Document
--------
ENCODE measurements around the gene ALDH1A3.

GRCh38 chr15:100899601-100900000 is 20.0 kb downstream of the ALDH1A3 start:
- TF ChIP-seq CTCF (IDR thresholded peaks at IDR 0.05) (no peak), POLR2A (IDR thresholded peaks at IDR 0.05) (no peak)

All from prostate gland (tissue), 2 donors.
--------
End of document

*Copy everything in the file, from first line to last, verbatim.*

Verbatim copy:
ENCODE measurements around the gene ALDH1A3.

GRCh38 chr15:100899601-100900000 is 20.0 kb downstream of the ALDH1A3 start:
- TF ChIP-seq CTCF (IDR thresholded peaks at IDR 0.05) (no peak), POLR2A (IDR thresholded peaks at IDR 0.05) (no peak)

All from prostate gland (tissue), 2 donors.